Elise Stefanik, the fourth highest-ranking Republican in the House of Representatives Republican, and rightwing hardliner Marjorie Taylor Greene introduced a pair of resolutions that if enacted would aim to change the record “as if such articles had never been passed”.
While Republicans control the House 222-212, any such vote faces stumbling blocks. First, it would be largely symbolic as both impeachments were televised. Second, Speaker McCarthy would have to agree to bring the vote to the floor of the House. And third, many moderate and swing-district Republicans have distanced themselves from the former president thereby endangering the bill passing.
Mr Trump, who is running for re-election in 2024, was twice impeached by the then-Democratic-controlled House, in December 2019 over Ukraine and again in January 2021 for his actions ahead of and during the deadly January 6 attack on the US Capitol by his supporters.
Both times he was acquitted by Senate Republicans. In the second impeachment, a bipartisan majority voted to convict the then-president but enough Republicans opposed the move to prevent it reaching the two-thirds majority needed. Mr Trump was just the third president to be impeached by the House and is the only one in US history to have been impeached twice. The effort to expunge his impeachment is without historical precedent.
George Washington University Law Professor Jonathan Turley, whose expert advice Republicans sometimes seek, noted that the US Constitution contains no provision for expunging impeachments.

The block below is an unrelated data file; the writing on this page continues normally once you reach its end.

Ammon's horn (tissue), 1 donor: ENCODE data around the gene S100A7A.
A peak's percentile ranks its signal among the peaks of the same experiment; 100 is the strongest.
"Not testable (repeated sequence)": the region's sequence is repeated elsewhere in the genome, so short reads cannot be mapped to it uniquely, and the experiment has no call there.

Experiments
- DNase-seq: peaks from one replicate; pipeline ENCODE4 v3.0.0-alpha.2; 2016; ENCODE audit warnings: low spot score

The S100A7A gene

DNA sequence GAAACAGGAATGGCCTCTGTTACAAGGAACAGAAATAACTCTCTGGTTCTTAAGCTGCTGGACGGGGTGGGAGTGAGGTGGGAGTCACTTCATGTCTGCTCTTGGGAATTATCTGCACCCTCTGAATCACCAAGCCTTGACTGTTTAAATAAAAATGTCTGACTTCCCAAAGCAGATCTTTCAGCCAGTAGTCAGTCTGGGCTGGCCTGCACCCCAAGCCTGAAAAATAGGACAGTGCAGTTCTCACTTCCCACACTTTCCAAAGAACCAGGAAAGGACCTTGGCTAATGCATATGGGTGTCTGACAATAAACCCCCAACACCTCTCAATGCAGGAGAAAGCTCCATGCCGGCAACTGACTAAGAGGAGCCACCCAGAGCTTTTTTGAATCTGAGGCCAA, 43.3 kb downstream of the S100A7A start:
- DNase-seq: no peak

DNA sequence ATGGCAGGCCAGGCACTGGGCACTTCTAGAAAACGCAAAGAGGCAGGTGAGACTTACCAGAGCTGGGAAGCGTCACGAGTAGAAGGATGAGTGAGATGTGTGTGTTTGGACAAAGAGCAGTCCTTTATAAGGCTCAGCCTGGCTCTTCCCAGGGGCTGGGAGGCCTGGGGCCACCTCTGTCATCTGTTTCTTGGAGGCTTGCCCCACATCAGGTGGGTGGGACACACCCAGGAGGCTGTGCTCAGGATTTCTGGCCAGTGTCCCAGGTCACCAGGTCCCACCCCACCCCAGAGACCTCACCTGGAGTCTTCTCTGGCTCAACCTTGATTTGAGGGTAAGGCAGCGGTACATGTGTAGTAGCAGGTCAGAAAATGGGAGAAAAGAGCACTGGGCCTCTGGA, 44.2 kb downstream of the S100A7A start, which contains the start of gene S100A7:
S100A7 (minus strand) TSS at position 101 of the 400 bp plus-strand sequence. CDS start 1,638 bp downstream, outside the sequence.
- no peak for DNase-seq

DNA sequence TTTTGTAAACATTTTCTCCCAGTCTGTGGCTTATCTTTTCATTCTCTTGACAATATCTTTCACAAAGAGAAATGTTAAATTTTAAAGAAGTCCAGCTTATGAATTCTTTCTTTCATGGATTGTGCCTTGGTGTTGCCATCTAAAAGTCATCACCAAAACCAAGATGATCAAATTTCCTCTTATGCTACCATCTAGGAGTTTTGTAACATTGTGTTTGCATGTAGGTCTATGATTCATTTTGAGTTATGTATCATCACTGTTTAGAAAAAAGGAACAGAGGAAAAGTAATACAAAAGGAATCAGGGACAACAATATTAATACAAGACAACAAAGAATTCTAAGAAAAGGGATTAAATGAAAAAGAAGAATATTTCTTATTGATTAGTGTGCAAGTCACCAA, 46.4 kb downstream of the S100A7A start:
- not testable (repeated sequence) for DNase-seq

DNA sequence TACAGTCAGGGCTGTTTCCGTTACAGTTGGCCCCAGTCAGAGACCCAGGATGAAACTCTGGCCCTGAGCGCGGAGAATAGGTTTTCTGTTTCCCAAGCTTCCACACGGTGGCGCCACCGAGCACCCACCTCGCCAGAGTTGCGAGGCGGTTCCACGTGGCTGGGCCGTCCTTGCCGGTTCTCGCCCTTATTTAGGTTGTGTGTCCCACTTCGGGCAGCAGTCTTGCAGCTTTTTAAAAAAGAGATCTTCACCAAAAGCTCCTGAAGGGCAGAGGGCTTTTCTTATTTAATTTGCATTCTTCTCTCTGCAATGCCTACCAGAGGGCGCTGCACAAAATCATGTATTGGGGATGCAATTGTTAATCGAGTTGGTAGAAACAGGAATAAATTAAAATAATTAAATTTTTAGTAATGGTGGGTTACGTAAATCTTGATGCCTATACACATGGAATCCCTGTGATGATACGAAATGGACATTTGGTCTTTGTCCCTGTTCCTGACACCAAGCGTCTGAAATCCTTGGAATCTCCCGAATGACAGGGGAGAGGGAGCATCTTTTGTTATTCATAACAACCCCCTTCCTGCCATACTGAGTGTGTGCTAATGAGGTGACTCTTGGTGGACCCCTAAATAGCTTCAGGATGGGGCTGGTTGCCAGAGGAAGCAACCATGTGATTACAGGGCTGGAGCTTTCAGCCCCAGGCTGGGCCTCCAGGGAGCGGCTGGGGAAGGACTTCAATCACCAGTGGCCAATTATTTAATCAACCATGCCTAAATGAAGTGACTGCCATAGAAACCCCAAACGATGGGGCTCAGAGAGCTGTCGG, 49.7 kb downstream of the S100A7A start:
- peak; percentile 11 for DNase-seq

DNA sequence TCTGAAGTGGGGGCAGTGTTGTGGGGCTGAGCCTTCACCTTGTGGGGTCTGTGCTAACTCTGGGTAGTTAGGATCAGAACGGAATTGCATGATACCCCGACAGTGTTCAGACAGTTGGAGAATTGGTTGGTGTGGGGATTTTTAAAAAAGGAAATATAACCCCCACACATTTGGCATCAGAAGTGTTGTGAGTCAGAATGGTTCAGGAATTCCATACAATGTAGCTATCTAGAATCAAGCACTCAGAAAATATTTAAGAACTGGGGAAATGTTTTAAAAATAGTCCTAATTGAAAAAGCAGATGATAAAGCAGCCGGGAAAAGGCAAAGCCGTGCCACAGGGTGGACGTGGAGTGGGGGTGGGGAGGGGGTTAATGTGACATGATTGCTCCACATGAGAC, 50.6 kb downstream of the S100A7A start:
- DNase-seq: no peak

“It is not like a constitutional DUI. Once you are impeached, you are impeached,” Mr Turley told Reuters.
He added that expungement could still be historically significant by declaring the earlier impeachments an error, though notes that it is the view of a different Congress at a different time.
Georgia congresswoman Ms Greene’s resolution would cover the 2019 impeachment, saying Mr Trump was “wrongfully accused of misconduct”, while New York’s Ms Stefanik would overturn his 2021 impeachment on grounds that his opponents failed to prove that he committed “high crimes and misdemeanors”.
Speaker Kevin McCarthy, when asked by reporters about the idea, said he supported moving forward the expungement resolutions, but also said they needed to go through committee first, making it unclear when or if it would ever come to the floor for a vote.
Democrats called the move questionable, saying it demonstrated Republican fealty to the former president.
“The legality of doing it is highly questionable. That won’t stop the Republicans from doing it, and it’s just further placating Donald Trump,” said Representative Dan Goldman, who was lead Democratic counsel in the 2019 impeachment.
With reporting by Reuters
Correction: An earlier version of this article stated that Professor Jonathan Turley taught at Georgetown Law. He teaches at George Washington University. This has been corrected.
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